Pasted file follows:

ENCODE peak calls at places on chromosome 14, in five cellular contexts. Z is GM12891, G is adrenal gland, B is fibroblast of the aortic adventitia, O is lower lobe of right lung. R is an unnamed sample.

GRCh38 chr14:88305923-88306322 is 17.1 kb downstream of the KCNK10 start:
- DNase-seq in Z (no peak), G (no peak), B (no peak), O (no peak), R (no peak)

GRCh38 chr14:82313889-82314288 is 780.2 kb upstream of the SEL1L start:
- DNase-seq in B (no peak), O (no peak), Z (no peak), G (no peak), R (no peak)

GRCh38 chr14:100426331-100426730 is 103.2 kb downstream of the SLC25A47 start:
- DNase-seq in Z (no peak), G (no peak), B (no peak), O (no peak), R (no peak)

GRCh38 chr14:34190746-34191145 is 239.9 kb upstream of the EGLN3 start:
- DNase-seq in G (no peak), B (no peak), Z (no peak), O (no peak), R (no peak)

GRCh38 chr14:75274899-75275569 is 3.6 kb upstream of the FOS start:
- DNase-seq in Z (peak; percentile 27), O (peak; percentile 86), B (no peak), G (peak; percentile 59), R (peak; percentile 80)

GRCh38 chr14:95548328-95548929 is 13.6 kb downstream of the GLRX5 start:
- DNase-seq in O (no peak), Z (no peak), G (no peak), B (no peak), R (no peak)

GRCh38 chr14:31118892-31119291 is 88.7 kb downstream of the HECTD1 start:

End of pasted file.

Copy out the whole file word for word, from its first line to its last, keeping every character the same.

ENCODE peak calls at places on chromosome 14, in five cellular contexts. Z is GM12891, G is adrenal gland, B is fibroblast of the aortic adventitia, O is lower lobe of right lung. R is an unnamed sample.

GRCh38 chr14:88305923-88306322 is 17.1 kb downstream of the KCNK10 start:
- DNase-seq in Z (no peak), G (no peak), B (no peak), O (no peak), R (no peak)

GRCh38 chr14:82313889-82314288 is 780.2 kb upstream of the SEL1L start:
- DNase-seq in B (no peak), O (no peak), Z (no peak), G (no peak), R (no peak)

GRCh38 chr14:100426331-100426730 is 103.2 kb downstream of the SLC25A47 start:
- DNase-seq in Z (no peak), G (no peak), B (no peak), O (no peak), R (no peak)

GRCh38 chr14:34190746-34191145 is 239.9 kb upstream of the EGLN3 start:
- DNase-seq in G (no peak), B (no peak), Z (no peak), O (no peak), R (no peak)

GRCh38 chr14:75274899-75275569 is 3.6 kb upstream of the FOS start:
- DNase-seq in Z (peak; percentile 27), O (peak; percentile 86), B (no peak), G (peak; percentile 59), R (peak; percentile 80)

GRCh38 chr14:95548328-95548929 is 13.6 kb downstream of the GLRX5 start:
- DNase-seq in O (no peak), Z (no peak), G (no peak), B (no peak), R (no peak)

GRCh38 chr14:31118892-31119291 is 88.7 kb downstream of the HECTD1 start: